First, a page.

Some central banks are sticking with the BIS’ previous position that issuing their own digital currencies is not necessary. These include the central banks of the US, Singapore and the Philippines, the last of which is a key player in global financial flows due to its position as the fourth-biggest recipient of global remittances. In these countries, the likely approach to alternative currencies will be regulation. “We have to be open to innovation [while at the same time maintaining responsibility to the] consumer,” Benjamin Diokno, governor of Bangko Sentral ng Pilipinas, told local press in July 2019. Many have noted that in places that are already open to financial innovation – such as Kenya, the first country in which mobile money platforms were available – regulatory approaches often require technology companies to partner with banks. In Mexico the central bank believes there would be no demand for CBDCs unless users are ensured anonymity, though that could aid money-laundering and other illicit financial flows. “At one extreme, full anonymity [and] protecting user privacy may facilitate the execution of illegal activities,” Javier Guzmán Calafell, deputy governor at Banco de México, said in a speech in July 2019. “At the other end, perfect traceability may hinder interest in CBDCs from users who, for personal and perhaps completely legitimate reasons, prefer to keep part of their transactions unrecorded.”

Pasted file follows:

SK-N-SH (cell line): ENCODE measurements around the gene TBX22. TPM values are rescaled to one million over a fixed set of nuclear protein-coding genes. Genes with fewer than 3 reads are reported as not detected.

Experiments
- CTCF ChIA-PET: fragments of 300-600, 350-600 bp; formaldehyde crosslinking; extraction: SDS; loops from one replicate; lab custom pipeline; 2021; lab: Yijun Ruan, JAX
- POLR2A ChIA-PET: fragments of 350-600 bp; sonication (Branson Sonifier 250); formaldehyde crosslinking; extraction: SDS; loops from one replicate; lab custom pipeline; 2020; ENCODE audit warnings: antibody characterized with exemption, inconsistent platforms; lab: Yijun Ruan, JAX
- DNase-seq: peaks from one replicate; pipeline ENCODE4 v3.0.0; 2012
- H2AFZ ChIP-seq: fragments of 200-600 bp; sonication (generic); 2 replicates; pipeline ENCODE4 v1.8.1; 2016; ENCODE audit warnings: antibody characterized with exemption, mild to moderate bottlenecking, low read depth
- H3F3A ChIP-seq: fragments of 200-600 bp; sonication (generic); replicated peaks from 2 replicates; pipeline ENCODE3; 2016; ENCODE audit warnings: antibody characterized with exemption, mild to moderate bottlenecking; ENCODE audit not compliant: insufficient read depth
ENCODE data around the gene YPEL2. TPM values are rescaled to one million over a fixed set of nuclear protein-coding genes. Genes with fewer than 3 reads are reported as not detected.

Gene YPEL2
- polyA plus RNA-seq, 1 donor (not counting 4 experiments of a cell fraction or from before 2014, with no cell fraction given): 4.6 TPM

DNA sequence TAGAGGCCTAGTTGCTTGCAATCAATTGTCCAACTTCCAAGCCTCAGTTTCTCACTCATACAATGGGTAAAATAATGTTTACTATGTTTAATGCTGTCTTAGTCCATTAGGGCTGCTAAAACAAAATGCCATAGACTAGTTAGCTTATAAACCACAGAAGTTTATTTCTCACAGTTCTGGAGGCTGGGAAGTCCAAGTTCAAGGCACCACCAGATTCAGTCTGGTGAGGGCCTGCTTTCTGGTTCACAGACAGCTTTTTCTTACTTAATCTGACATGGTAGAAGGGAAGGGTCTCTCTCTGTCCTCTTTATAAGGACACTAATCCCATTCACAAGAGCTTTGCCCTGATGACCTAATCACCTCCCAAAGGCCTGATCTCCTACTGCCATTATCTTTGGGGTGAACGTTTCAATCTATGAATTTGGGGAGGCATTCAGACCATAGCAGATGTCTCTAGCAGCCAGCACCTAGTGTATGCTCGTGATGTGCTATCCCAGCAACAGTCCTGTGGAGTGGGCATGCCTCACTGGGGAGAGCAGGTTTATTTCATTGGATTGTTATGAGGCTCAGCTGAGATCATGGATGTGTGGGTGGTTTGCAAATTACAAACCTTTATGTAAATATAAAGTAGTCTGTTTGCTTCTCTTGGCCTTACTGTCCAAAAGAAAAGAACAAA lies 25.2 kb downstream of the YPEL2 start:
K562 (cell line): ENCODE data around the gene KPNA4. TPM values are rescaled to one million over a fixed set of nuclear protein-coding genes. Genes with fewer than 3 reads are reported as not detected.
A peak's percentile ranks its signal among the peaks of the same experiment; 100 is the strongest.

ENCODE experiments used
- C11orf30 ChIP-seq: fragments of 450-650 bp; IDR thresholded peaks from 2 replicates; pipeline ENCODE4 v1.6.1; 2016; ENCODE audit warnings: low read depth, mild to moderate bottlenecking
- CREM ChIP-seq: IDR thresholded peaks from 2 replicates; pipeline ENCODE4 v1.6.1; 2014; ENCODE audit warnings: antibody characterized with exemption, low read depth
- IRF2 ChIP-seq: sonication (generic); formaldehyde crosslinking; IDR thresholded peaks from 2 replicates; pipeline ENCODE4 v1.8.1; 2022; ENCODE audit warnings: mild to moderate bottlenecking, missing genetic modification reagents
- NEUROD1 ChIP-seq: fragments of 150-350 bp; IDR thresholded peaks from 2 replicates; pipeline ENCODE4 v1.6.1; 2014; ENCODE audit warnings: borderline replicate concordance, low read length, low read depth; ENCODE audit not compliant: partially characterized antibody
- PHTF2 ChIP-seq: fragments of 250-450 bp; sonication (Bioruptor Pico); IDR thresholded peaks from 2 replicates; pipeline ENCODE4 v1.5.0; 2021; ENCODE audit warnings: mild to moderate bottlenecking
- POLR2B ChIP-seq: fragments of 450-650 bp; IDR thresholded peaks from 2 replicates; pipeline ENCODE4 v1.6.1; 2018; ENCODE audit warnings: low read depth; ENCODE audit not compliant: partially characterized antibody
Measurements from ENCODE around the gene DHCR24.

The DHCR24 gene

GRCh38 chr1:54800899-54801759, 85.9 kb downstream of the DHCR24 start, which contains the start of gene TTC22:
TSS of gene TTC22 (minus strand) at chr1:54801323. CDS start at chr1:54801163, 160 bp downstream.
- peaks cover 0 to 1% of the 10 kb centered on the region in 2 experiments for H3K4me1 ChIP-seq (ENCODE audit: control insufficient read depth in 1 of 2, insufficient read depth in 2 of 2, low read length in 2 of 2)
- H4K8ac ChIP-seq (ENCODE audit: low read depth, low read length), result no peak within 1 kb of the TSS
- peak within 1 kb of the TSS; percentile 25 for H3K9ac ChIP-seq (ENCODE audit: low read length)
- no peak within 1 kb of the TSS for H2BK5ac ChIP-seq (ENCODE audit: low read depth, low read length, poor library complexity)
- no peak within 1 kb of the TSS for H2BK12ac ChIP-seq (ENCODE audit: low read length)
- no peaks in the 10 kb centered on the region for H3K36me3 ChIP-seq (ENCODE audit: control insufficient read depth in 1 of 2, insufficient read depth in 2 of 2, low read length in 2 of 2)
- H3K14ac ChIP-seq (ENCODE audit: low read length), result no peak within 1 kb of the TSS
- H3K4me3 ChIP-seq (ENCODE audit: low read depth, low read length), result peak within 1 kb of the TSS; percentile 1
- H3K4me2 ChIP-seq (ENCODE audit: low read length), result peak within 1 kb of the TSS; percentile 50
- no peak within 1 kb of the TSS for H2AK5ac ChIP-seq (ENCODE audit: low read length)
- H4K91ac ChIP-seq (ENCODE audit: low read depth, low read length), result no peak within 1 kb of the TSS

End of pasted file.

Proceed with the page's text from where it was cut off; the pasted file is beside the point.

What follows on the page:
One of the challenges Facebook’s Libra proposal presents is how to define and categorise it. Digital currency is the umbrella term for all crypto- and virtual currencies, and experts do not agree on what type of digital currency Facebook and its partners are proposing, nor how it should be regulated. Juan Castañeda, a senior lecturer in economics at the UK’s University of Buckingham, told OBG that Libra would allow its users to make payments and transfer money. Banking regulators, however, see it as a financial services product that should be regulated as banking products are. This would require Facebook and its partners to shoulder some of the same responsibilities as banks, such as active and ongoing customer due diligence to avoid money-laundering and other illicit financial flows. From the perspective of the US Securities and Exchange Commission, the currency should be classified as a security because it could deliver investment income to its partners. Though Facebook has said that it is flexible on the details, it is likely Libra will not be a floating currency like Bitcoin. The initial plan included pegging Libra’s value to a basket of conventional currencies, likely large and stable ones such as the dollar, euro and pound sterling. For each Libra in circulation, there would be a unit of these currencies held in an account called the Libra Reserve. This has led some to call the Libra a stablecoin, since its value would be unlikely to drop below that of the conventional currencies underlying it.